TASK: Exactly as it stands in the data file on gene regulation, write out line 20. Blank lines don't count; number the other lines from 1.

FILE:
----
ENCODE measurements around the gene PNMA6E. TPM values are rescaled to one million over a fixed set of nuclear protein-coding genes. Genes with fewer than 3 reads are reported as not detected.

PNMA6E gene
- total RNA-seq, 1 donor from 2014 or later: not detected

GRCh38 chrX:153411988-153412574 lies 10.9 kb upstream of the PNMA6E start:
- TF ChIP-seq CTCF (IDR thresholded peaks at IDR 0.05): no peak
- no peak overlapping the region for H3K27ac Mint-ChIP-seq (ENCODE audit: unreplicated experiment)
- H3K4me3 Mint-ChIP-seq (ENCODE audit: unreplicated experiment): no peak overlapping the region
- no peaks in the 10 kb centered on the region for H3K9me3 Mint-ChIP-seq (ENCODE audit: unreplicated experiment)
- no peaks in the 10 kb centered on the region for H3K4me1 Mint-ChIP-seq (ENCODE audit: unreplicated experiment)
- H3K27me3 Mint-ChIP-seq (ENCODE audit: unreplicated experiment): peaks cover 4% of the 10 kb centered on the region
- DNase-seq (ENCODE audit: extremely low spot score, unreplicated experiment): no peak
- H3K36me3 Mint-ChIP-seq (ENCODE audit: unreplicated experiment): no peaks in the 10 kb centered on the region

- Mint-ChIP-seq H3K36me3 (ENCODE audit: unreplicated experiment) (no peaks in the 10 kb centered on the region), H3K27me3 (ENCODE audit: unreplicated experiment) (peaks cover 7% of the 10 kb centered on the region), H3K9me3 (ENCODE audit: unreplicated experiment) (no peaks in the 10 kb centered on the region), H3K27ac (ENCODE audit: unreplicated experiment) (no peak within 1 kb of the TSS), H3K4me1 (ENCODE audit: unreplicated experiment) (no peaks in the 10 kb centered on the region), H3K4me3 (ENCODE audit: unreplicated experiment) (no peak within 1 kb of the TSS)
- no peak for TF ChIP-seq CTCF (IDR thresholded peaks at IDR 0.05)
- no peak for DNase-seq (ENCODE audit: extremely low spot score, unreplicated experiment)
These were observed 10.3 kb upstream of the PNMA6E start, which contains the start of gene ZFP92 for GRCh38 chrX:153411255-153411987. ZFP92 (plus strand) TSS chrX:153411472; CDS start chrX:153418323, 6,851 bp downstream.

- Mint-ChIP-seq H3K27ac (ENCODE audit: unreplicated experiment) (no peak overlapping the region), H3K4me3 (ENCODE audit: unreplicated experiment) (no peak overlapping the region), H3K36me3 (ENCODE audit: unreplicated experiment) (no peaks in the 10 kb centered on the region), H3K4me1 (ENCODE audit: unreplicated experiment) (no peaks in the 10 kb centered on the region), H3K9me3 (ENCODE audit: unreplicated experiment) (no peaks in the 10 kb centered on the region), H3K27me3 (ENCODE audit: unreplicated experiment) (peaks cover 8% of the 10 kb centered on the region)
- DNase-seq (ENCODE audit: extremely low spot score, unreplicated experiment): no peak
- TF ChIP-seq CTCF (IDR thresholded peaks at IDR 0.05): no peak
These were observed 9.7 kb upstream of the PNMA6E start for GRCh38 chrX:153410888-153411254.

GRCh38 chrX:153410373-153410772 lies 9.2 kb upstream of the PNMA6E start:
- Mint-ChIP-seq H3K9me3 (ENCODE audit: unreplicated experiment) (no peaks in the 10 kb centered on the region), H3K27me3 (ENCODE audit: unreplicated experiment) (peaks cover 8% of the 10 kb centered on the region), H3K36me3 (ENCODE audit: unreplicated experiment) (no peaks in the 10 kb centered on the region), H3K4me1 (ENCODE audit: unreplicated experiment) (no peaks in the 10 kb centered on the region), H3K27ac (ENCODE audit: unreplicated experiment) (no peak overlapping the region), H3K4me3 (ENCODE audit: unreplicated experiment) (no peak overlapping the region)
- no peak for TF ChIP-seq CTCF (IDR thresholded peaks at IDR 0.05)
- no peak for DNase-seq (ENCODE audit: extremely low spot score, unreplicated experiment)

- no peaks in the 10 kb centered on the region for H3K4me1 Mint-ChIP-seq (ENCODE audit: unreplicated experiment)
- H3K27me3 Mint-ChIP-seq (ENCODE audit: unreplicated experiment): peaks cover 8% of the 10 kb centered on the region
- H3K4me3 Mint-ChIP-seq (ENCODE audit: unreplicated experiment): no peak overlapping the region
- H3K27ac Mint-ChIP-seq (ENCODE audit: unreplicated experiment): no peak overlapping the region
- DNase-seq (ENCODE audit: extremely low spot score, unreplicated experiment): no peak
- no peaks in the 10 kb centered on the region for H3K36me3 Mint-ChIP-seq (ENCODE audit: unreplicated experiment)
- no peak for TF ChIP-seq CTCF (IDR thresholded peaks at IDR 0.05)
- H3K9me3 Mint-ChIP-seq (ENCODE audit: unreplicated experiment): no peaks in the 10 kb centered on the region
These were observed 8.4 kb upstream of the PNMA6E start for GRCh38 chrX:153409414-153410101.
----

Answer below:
These were observed 9.7 kb upstream of the PNMA6E start for GRCh38 chrX:153410888-153411254.